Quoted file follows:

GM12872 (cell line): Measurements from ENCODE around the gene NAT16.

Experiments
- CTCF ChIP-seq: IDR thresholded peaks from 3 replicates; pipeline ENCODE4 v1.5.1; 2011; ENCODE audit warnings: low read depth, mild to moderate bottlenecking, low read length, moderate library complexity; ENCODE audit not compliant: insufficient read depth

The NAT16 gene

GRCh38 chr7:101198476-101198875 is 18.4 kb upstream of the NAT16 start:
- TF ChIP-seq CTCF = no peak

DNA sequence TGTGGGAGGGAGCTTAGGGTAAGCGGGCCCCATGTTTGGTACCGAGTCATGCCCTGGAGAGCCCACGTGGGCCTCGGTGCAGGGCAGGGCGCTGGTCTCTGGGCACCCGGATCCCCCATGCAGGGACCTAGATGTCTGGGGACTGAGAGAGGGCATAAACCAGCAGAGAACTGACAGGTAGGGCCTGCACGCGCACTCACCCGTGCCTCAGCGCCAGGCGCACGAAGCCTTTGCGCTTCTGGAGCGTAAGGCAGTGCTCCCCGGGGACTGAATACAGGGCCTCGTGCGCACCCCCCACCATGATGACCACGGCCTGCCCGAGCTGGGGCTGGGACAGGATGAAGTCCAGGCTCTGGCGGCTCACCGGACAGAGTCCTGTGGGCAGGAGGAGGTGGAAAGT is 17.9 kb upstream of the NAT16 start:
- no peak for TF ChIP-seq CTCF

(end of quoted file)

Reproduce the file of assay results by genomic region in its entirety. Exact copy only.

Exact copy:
GM12872 (cell line): Measurements from ENCODE around the gene NAT16.

Experiments
- CTCF ChIP-seq: IDR thresholded peaks from 3 replicates; pipeline ENCODE4 v1.5.1; 2011; ENCODE audit warnings: low read depth, mild to moderate bottlenecking, low read length, moderate library complexity; ENCODE audit not compliant: insufficient read depth

The NAT16 gene

GRCh38 chr7:101198476-101198875 is 18.4 kb upstream of the NAT16 start:
- TF ChIP-seq CTCF = no peak

DNA sequence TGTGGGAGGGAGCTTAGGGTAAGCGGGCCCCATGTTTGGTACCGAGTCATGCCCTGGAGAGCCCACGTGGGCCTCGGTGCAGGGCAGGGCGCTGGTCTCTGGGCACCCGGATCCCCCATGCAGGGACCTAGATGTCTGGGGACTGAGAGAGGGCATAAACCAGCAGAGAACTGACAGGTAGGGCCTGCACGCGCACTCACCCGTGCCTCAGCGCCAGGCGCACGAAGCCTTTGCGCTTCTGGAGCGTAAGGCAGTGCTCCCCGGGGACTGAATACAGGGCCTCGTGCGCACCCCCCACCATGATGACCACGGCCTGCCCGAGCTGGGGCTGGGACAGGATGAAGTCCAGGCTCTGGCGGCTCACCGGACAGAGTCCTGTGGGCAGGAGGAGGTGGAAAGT is 17.9 kb upstream of the NAT16 start:
- no peak for TF ChIP-seq CTCF